Acronyms used in this post:
ICS: International College of Seville
CCIS: College Consortium for International Studies
SAGE: Study Abroad and Global Experience
This morning, Corin and I went to visit the International College of Seville. This visit was part of my sabbatical plan to further the goals of Valencia's Strategic Plan for International Education (for a copy of the plan, click here)
Background: With Valencia's Study Abroad and Global Experience office (SAGE) I'm on two committees: (1) internationalizing the curriculum, and (2) international student recruitment and engagement (for full list of all SAGE committees and their members, click here)
My first sabbatical goal is related to committee #1: To increase 'outward' internationalization by making connections (or strengthening existing connections) designed to 'increase the number of students on semester study abroad programs' (international plan, page 16). My second sabbatical goal is related to committee #2: To increase 'inward' internationalization by 'increasing international student enrollment' (international plan, page 21).
So, today's visit was related to goal one.
Why Seville? A few years ago, a group of Valencia faculty went to visit the International College of Seville, a CCIS center affiliated with Broward College, with a view to offering a study abroad in Seville option for Valencia students. Because the ICS is a CCIS center, all of the work to establish equivalencies has already been done, and their classes use the American course numbering system. For example, their SPN 1120 is Beginning Spanish I and counts as 3 credit hours. In case you haven't heard of CCIS (I was only vaguely aware of them before today) here is a brief explanation, copied from their website:
The College Consortium for International Studies, a partnership of colleges and universities -- two and four year, large and small, public and private, domestic and foreign -- encompasses the broad spectrum of international higher education. CCIS members sponsor a variety of programs, notably study abroad programs and professional development seminars for faculty and administrators, which are designed to enhance international/intercultural perspectives within the academic community.
If you'd like to know more about CCIS, here you go: CCIS websiteI was planning to be in the south of Spain in January, so I thought it could be useful to strengthen the connection already established between Valencia and the ICS by paying them another visit. Jennifer Robertson, director of SAGE, provided me with a site visit questionnaire, which would help give us the information we need to better promote the program to our students. So, this morning, Corin and I walked over to the International College of Seville, located just outside a beautiful city park.
Here's a picture of the park (and me in it):
Site visit at ICS, 1/16/13: We met with the director, Dr. Ignacio Martinez Rojas, and some of the faculty and staff. They were friendly, knowledgeable, and clearly dedicated to students. We discussed all aspects of the programs they offer, and I've listed the main points below:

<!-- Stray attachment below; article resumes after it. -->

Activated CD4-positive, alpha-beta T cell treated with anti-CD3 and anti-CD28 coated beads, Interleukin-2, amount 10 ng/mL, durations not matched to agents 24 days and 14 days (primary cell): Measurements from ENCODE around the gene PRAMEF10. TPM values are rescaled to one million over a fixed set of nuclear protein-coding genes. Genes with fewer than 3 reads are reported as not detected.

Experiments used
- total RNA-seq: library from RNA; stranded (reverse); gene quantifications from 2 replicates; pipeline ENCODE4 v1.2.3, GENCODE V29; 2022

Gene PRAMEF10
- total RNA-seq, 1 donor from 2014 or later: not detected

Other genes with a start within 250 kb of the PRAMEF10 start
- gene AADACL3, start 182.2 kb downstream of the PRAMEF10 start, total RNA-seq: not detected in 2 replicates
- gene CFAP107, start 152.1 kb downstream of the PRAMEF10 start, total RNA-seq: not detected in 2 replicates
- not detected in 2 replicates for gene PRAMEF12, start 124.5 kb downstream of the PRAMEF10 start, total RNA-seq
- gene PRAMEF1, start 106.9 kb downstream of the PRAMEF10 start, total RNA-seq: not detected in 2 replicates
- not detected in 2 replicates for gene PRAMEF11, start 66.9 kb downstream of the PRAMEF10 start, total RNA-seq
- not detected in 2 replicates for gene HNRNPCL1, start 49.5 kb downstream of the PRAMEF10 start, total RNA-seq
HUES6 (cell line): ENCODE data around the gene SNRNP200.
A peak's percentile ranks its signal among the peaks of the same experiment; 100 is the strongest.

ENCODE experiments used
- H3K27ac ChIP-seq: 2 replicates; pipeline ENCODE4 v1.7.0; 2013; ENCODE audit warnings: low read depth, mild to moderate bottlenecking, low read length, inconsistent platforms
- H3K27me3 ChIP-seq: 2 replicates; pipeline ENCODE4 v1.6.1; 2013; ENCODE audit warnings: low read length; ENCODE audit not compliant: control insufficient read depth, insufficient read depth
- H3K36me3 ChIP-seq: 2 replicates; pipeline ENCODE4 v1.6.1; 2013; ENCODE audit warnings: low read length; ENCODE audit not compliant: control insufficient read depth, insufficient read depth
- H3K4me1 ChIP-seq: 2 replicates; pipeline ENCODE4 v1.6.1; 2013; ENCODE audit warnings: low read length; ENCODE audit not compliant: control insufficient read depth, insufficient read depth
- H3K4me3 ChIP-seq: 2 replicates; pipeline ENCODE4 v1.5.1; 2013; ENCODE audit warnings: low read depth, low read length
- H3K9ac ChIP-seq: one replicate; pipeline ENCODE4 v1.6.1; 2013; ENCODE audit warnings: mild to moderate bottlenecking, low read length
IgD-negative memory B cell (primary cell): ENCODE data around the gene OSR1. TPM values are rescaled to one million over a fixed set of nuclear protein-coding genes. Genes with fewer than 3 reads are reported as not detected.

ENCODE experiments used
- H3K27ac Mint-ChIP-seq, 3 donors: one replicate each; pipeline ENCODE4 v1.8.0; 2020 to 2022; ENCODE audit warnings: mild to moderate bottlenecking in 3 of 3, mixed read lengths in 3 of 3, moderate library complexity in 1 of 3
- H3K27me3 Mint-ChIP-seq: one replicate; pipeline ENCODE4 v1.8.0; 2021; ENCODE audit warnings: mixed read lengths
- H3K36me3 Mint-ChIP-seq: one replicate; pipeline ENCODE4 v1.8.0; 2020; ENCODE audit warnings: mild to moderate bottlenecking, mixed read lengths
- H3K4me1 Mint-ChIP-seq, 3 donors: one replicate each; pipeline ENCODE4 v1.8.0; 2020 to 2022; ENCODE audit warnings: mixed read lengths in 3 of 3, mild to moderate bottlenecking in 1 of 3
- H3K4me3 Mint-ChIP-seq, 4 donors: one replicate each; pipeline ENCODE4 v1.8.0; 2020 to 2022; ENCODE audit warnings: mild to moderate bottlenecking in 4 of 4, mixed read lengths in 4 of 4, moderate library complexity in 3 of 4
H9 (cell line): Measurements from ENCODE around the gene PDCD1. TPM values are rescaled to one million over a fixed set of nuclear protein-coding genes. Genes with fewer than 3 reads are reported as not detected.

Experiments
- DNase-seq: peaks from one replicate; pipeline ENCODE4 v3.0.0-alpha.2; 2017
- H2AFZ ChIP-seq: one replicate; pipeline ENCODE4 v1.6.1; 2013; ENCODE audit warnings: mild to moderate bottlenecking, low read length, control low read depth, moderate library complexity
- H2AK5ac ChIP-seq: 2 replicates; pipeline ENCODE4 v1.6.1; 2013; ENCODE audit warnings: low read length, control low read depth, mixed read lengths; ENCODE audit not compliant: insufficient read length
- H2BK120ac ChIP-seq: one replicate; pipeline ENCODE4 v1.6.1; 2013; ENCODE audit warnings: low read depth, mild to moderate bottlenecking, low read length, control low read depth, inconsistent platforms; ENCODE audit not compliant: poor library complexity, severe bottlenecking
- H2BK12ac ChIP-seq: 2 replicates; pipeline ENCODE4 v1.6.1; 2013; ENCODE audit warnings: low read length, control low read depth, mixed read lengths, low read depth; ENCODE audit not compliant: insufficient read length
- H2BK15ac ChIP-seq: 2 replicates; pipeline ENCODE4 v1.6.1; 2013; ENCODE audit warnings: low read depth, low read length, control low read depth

- Classes have been assigned equivalent US college/university course numbers
- Classes are offered in Spanish language and culture
- Other classes are offered in English (for example, business classes)
- Professors have master's degree or higher
- Small class size (maximum of 15 students in language classes)
- Students can come for semester programs or summer programs
- Students stay in private homes (home stay)
- Students with advanced level of Spanish can also take classes at the University of Seville
- Extracurricular activities including excursions and service learning
There is lots more information available on their website -- check it out! ICS website
Here are some pictures of the school with the director, faculty, and staff
We also got to visit one of their typical homestay providers, a short walk from the college along a street lined with orange trees. In fact, all the streets in Seville are lined with orange trees. The trees are full of oranges -- nobody picks them. (There's a lesson about supply and demand here somewhere, but I don't know what it is).
Here are some pictures from the homestay, showing a typical student room and the living/dining area.
Gina de los Santos is the housing director for the ICS; here she is in her office (and you may also recognize her in the pictures above)
Conclusion: As a result of my research and my visit to the college, I think it would be great to offer this program as one of Valencia's study abroad options. I liked everything about it -- the school, the staff, the homestays, and the city of Seville. The school adds some important personal touches; for example, they pick students up from the airport, they provide students with mobile phones, and they interview each student personally during a two-day orientation/placement period.
Lastly, see below for some miscellaneous pictures from around Seville.